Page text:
The question put to Cutts :”I’m interested in how Google currently treats subdomains, i. e. whether there are any differences between a site structured in subdomains compared to a site structured in subdirectories“.
Matt’s response is that they are more or less equivalent.
The suggestion that the historical “spokesman” of Google offers us is to evaluate things like the ease of configuration, the CMS we use, etc..
For example, he says he has his blog in a folder (mattcutts. com/blog) only for reasons of simplicity, because he found it easier to put those contents in a subdirectory: no DNS side configuration, no thought in the case of moving from one domain to another.
If however you want to have a blog on a separate CNAME, and use things like WordPress VIP or Tumblr, no problem: a third level is well equal.
And it also tells of how, in the past, many people have abused third level domains: Google allowed several subdomains, belonging to the same domain, to position themselves in the same SERP. Today it is no longer possible as a time ago, because Google tries to show quite different results among them, and so it is rare to find SERP monopolized by the same domain (second or third level that it is).
Matt Cutts closes the video by reiterating, once again, that the choice is ours, and therefore it’s just a matter of what is simpler for us.
in the case of a blog it is better to have example. com/blog instead of blog. example. com but only because the word blog is not one of the kw you’re aiming for. If, on the other hand, your site sells vegetables and organic traffic to the eggplant section comes mainly from the aubergines, then it might be useful to put that section in a subdomain called aubergines. example. com.
In theory Google should understand that this is the same site if the section is well interlinked to the main domain, but it should also consider it more relevant for all that concerns aubergines. At least that’s what happened to me during some experiments.
If you have a site with categories that deal with different topics, these will be better indexed if they are in different subdomains: heterogeneous topics in the same domain risk diluting the signals and congruence of the site. In this case it is therefore better to have different domains dealing with relatively different topics and to operate as if they were completely separate.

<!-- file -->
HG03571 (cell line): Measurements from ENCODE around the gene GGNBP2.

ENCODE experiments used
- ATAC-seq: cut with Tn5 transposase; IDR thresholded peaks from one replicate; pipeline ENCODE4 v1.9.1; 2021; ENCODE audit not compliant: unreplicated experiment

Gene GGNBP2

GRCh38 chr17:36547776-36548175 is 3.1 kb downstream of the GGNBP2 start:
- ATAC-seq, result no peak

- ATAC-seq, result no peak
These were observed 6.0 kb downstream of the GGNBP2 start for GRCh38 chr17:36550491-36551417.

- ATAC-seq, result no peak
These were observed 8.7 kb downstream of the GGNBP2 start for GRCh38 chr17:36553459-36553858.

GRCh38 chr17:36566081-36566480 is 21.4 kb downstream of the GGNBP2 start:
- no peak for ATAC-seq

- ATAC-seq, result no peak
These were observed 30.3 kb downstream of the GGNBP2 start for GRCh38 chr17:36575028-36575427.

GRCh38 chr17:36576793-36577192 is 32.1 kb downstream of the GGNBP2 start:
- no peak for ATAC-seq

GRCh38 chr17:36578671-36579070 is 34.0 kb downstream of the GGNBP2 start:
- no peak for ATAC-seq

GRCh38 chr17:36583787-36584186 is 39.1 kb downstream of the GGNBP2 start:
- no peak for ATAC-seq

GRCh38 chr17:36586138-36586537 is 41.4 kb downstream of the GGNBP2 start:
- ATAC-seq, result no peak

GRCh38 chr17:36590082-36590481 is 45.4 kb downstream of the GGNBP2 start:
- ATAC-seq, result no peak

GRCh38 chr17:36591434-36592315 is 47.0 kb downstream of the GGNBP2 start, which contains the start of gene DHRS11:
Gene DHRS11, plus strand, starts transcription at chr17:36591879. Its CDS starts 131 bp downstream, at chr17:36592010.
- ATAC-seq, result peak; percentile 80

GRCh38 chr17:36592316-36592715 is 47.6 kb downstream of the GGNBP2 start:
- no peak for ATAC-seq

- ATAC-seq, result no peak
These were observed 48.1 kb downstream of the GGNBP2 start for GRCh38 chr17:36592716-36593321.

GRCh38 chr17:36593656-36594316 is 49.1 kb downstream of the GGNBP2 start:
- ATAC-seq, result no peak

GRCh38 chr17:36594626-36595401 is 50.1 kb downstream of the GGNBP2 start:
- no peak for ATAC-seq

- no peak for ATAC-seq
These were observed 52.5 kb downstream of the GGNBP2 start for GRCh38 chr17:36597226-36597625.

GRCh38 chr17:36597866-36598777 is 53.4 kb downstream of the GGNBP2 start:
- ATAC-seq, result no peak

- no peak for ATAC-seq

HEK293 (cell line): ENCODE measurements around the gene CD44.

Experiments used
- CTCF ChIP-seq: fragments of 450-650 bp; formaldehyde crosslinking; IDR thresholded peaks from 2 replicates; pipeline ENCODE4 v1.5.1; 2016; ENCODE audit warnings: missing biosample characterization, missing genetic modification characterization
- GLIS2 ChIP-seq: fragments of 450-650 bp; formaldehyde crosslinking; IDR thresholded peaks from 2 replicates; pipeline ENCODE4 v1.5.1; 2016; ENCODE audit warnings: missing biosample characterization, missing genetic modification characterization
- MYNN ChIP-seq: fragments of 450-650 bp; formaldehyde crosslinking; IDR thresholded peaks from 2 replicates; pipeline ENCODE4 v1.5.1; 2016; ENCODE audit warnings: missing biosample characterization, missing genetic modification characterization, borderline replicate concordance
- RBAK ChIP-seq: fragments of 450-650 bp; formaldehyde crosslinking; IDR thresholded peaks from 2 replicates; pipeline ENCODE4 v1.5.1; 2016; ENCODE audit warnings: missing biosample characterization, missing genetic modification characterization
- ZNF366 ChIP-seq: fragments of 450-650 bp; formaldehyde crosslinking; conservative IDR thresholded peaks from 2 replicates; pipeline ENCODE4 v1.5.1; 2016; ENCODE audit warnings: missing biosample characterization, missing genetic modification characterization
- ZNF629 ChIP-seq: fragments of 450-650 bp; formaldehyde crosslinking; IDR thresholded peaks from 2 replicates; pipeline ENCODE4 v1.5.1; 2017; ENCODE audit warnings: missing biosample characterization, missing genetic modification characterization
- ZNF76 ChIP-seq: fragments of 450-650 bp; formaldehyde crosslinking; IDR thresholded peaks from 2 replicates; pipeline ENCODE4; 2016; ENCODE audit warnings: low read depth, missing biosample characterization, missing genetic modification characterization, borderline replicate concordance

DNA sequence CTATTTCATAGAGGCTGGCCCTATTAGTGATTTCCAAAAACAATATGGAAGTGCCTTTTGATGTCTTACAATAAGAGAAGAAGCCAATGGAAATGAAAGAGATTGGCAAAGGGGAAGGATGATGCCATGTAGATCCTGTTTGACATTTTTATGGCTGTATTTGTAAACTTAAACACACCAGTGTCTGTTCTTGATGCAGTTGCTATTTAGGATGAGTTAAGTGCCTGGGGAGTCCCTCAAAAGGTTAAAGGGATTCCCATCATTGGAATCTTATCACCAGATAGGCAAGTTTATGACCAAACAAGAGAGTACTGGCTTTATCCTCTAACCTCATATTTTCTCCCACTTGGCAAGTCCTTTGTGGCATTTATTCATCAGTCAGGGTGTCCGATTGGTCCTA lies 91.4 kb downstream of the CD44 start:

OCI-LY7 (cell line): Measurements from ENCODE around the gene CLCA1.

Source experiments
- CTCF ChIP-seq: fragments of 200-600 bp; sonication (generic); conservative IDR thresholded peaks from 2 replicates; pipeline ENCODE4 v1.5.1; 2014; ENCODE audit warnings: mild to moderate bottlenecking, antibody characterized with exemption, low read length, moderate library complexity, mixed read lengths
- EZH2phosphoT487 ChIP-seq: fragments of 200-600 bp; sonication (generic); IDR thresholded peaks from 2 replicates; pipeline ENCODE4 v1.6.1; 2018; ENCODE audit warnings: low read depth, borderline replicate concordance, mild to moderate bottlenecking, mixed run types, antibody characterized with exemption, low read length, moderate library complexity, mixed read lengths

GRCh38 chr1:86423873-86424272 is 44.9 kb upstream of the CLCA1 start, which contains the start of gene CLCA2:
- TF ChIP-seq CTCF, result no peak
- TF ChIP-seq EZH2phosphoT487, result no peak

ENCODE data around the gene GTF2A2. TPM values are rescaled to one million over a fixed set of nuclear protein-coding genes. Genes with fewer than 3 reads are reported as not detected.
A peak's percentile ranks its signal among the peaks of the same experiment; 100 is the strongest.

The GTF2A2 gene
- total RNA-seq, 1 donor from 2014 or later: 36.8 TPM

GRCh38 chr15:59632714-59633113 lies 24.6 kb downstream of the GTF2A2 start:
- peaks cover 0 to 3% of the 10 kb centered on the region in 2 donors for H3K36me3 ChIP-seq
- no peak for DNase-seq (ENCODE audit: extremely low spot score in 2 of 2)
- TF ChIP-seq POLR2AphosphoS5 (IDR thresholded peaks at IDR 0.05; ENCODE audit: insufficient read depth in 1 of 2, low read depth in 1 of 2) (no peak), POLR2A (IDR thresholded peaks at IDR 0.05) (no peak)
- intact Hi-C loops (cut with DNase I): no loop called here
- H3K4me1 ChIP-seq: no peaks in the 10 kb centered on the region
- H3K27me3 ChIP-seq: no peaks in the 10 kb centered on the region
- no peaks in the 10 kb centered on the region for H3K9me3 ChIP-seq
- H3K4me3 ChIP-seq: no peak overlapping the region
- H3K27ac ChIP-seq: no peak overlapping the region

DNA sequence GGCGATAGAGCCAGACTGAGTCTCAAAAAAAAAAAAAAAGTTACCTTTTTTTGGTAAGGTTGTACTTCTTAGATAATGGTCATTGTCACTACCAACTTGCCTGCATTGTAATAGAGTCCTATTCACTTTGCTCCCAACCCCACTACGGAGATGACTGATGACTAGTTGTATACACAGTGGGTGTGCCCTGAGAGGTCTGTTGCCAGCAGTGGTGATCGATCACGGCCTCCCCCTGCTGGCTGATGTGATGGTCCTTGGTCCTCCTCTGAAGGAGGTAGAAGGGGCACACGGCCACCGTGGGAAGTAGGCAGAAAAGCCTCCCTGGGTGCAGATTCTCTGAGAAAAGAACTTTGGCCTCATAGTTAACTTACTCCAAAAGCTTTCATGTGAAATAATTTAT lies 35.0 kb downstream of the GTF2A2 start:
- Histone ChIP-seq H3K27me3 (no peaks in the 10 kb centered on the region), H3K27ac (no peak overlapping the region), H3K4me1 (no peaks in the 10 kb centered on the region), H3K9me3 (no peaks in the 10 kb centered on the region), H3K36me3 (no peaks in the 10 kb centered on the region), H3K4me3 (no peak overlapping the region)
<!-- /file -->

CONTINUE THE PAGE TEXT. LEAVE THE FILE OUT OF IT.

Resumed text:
A subdomain can have implications for server management and hosting costs.
For search engines, each subdomain is a separate site. Each of them will need to be given time for optimisation and positioning. This can be difficult, especially in terms of the time available to invest resources.
Duplicate content on multiple domains. Care must be taken not to duplicate content on different domains, also because the use of rel=canonical through different domains may not bring the desired results. Therefore, in this case, be absolutely careful not to duplicate the contents through different subdomains.
When you have substantially different content and have different target audiences, or if you want to deal with topics other than those present on the main site or that have little or no connection with it.
When you want to optimize a website for different languages and local search, in this case using home on different domains for languages allows you to better focus targeting without relying on the language switch on page. An absolutely valid alternative, in the case of language, is to opt for a third solution, the so-called’ localized extension’.
Strong local strategy aimed at visibility in queries/keywords containing the location
When you have the time and resources to develop, manage and optimize a new site parallel to the main domain.
When you have technical limitations (like different CMS, CRM or other platforms that require different infrastructures). In this case, reverse proxies could be used but the management is not really for’ newcomers’….
Moreover – admits Cutts himself, while continuing to affirm the substantial equivalence of the solutions – in the past Google allowed several subdomains belonging to the same domain to position themselves in the same SERP. Today it’s no longer possible like in the past, because Google tries to show quite different results, so it’s rare to find SERP monopolized by the same domain. It is also true, however, that Google’s new guidelines also try to ensure that the user finds a certain variety of domains in the search results, so that more pages related to a single domain Google groups them (“indenta”) under the same, giving an indication on the authoritativeness and ranking of the pages of that domain. In fact, the ranking algorithm has been modified in such a way that pages from multiple subdomains have a greater relevance in order to make them more visible.
In addition, by paying attention to the keywords of the url with subfolders, the benefits potentially increase a lot.
Not to mention that creating a folder and not a third-level domain allows you to file a little bit of the budget by pushing on a single domain.
There is a risk of creating too deep links that are difficult to identify from search engine bots, which tend to be designed to navigate from the home page to deeper pages, but which for a number of factors may not be able to do so.
As well as for subdomains, the subfolder being part of the main site will inherit the good (or bad) reputation of the main site.
When you want to expand topics already dealt with on the site, perhaps to better argue the contents.
When you are able to maintain a structure that is not too nested (directory levels not exceeding three, if possible).
When you have just created a site and need to advertise it, because it helps the content of your main site to grow continuously.
When you don’t have the time and resources to create and optimize a new site.
Which is better for SEO, a subdomain or a subdirectory?
the most appropriate solution today is to organize the site in subfolders